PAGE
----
Almost everyone today understands the importance of fixing their pet cats. This goes without saying. Yet many still apply a different standard to the yard cats they feed. Fixing yard cats – especially if they’re not socialized (feral) – is a bit more challenging than fixing your adopted pet cats, but no less important. If left intact, it’s only a matter of time before their persistent kittening, yowling, spraying and fighting will try the patience of even the most committed caregivers -- and when that happens --the cats they once enjoyed feeding become a burden -- often abandoned outdoors or taken to a shelter where they will almost certainly be put down as “unadoptable”.
If you know someone feeding unsterilized outdoor cats find out why they fixed their pet cats but let their yard cats stay intact. Here are the most common reasons we hear and how we respond:
“They’re not my cats – I just feed them.” While that may be true, if the cats are fixed they’ll be easier to care for and better neighbors. And -- once you have a meal-feeding routine in place -- live-trapping for sterilization is almost a slam dunk. We provide full feeding and trapping information in our Feral Colony Handbook.
“The cats may belong to someone else who may not want them fixed.” There’s an easy way to test this theory. If the cats are tame, put inexpensive cat collars on them with a note taped inside asking if the cats are someone’s pets and if so would they call you to confirm this. If the cats do have a full-time guardian, they’ll see the collar and read your note. If the cats are feral you won’t be able to put a collar on them and can safely assume they’re not someone’s pets.
“They’re too wild for me to handle”. It’s true that you should never handle a feral cat – but hundreds of feral cats are live-trapped daily for sterilization. The process is relatively simple and safe so long as you leave the cats in the live traps to take to the clinic. The staff will anesthetize them through the trap, then remove them for surgery and return them to the traps while they’re still under anesthesia. When you get the cats home you simply return them to the outdoors by opening the trap door. Traps can be loaned, rented or purchased from a variety of sources ranging from friends, vet clinics, home rental businesses, pet or hardware stores.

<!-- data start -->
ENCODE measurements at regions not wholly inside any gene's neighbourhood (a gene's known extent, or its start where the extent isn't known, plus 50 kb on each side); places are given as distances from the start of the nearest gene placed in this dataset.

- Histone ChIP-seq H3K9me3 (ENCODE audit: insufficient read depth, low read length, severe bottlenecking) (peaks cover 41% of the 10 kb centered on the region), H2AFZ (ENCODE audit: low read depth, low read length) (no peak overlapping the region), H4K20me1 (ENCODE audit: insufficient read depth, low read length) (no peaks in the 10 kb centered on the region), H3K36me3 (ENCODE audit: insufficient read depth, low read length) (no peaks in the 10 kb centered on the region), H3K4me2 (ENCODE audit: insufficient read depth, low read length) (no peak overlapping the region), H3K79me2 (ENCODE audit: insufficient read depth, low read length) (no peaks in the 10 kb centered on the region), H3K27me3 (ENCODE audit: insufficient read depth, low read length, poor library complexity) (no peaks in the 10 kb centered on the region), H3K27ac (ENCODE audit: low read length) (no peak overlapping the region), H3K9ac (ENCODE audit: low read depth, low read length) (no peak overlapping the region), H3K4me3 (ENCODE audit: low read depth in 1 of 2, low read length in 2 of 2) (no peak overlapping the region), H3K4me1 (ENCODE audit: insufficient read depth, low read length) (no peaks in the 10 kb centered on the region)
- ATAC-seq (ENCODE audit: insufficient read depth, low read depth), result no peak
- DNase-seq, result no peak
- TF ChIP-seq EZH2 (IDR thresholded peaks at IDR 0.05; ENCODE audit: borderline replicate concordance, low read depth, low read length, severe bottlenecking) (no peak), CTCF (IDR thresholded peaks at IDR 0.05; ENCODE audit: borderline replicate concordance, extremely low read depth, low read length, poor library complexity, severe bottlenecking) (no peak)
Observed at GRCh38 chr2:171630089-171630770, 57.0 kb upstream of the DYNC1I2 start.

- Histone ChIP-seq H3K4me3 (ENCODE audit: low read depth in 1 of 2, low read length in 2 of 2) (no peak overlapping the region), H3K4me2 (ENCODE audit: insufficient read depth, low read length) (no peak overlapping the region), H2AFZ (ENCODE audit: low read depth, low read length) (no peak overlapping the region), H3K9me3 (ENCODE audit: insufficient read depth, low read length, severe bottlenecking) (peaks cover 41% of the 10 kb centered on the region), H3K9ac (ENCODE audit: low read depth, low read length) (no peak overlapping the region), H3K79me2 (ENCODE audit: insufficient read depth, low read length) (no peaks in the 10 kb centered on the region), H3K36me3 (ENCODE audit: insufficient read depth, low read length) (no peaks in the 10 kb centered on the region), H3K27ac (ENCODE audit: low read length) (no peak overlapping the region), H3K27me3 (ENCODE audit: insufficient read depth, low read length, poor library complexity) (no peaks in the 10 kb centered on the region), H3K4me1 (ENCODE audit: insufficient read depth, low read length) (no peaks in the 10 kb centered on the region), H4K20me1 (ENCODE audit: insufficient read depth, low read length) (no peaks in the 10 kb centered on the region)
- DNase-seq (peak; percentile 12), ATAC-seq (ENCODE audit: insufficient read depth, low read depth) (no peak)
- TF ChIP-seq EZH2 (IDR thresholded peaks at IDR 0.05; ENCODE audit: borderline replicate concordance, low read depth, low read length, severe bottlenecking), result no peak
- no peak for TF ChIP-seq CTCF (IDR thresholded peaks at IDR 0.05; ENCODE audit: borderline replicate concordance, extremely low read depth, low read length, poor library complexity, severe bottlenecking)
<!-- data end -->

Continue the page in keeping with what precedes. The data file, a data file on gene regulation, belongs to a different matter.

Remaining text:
“I fixed the last cat that came to my yard and he disappeared a few months later so I’m not going to pay to have any more done.” It always hurts to spend money on a cat and then lose them. This can happen – although not as often – with adopted cats too. If money is the reason you’re not fixing the cat, call your local cat groups and veterinary clinics to find out what organizations help with the cost. If there aren’t any, find a vet that willing to sterilize the cats without requiring any additional work to keep the cost as low as possible. And – act quickly – the sooner you fix your yard cats the fewer you’ll have to pay for. Cats have a talent for reproducing.